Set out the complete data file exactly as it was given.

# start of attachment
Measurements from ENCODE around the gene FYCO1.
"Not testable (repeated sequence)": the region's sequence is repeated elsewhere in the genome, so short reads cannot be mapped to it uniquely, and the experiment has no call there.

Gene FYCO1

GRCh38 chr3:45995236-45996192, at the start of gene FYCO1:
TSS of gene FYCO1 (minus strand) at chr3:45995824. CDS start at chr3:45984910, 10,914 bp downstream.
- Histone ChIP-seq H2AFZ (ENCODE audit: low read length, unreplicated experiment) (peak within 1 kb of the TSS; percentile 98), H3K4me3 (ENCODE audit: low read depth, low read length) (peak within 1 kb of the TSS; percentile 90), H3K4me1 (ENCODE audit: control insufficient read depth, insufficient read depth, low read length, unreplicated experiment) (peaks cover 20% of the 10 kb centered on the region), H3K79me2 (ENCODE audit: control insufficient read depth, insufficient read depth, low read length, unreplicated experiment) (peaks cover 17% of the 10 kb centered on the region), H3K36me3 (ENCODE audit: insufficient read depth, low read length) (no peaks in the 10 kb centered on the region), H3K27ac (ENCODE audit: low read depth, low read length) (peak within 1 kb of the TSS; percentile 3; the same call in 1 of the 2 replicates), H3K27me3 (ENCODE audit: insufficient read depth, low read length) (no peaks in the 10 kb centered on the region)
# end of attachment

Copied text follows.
Measurements from ENCODE around the gene FYCO1.
"Not testable (repeated sequence)": the region's sequence is repeated elsewhere in the genome, so short reads cannot be mapped to it uniquely, and the experiment has no call there.

Gene FYCO1

GRCh38 chr3:45995236-45996192, at the start of gene FYCO1:
TSS of gene FYCO1 (minus strand) at chr3:45995824. CDS start at chr3:45984910, 10,914 bp downstream.
- Histone ChIP-seq H2AFZ (ENCODE audit: low read length, unreplicated experiment) (peak within 1 kb of the TSS; percentile 98), H3K4me3 (ENCODE audit: low read depth, low read length) (peak within 1 kb of the TSS; percentile 90), H3K4me1 (ENCODE audit: control insufficient read depth, insufficient read depth, low read length, unreplicated experiment) (peaks cover 20% of the 10 kb centered on the region), H3K79me2 (ENCODE audit: control insufficient read depth, insufficient read depth, low read length, unreplicated experiment) (peaks cover 17% of the 10 kb centered on the region), H3K36me3 (ENCODE audit: insufficient read depth, low read length) (no peaks in the 10 kb centered on the region), H3K27ac (ENCODE audit: low read depth, low read length) (peak within 1 kb of the TSS; percentile 3; the same call in 1 of the 2 replicates), H3K27me3 (ENCODE audit: insufficient read depth, low read length) (no peaks in the 10 kb centered on the region)